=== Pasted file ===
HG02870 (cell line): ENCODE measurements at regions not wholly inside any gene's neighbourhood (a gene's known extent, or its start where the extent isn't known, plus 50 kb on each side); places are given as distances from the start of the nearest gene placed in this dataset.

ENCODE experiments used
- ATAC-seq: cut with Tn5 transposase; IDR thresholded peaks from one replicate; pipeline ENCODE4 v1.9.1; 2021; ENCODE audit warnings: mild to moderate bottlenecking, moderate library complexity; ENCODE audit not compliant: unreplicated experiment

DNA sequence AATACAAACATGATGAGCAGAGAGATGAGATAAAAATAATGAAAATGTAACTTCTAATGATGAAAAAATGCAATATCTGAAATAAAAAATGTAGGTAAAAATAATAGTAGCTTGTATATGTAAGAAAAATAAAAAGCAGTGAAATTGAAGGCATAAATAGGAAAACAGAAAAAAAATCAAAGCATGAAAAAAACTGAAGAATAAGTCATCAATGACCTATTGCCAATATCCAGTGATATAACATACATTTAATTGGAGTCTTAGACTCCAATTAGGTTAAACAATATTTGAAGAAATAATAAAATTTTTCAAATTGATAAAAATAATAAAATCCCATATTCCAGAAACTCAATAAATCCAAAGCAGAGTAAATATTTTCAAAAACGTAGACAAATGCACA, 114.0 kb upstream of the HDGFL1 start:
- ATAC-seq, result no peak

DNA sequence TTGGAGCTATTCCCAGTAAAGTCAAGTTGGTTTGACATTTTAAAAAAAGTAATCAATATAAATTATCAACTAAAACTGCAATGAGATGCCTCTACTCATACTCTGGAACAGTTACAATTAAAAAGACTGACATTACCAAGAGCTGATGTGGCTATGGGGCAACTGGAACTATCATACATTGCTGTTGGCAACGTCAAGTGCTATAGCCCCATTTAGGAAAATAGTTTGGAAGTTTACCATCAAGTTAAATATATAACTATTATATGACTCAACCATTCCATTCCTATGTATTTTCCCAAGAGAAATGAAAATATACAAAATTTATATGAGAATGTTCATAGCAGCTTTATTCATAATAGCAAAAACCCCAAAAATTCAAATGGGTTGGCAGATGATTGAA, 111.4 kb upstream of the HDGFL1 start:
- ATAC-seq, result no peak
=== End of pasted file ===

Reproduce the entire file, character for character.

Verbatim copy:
HG02870 (cell line): ENCODE measurements at regions not wholly inside any gene's neighbourhood (a gene's known extent, or its start where the extent isn't known, plus 50 kb on each side); places are given as distances from the start of the nearest gene placed in this dataset.

ENCODE experiments used
- ATAC-seq: cut with Tn5 transposase; IDR thresholded peaks from one replicate; pipeline ENCODE4 v1.9.1; 2021; ENCODE audit warnings: mild to moderate bottlenecking, moderate library complexity; ENCODE audit not compliant: unreplicated experiment

DNA sequence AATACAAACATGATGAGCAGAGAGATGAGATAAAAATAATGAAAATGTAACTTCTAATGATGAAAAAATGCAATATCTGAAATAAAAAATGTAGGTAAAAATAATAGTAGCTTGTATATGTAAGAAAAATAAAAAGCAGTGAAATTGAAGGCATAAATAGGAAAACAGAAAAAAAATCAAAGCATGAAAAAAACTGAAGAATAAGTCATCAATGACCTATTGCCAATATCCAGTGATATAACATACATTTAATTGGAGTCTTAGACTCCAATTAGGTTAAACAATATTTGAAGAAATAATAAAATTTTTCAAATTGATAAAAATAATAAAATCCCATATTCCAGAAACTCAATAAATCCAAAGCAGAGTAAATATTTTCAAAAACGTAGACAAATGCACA, 114.0 kb upstream of the HDGFL1 start:
- ATAC-seq, result no peak

DNA sequence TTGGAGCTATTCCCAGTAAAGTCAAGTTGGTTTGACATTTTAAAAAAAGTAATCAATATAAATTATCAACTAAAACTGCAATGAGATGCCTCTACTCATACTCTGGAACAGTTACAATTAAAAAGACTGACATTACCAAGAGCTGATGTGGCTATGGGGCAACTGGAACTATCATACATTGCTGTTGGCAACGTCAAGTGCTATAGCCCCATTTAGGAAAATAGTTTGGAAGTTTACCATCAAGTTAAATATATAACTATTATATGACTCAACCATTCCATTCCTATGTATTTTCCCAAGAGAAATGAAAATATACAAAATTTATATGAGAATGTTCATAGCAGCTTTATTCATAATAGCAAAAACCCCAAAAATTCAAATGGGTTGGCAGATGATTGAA, 111.4 kb upstream of the HDGFL1 start:
- ATAC-seq, result no peak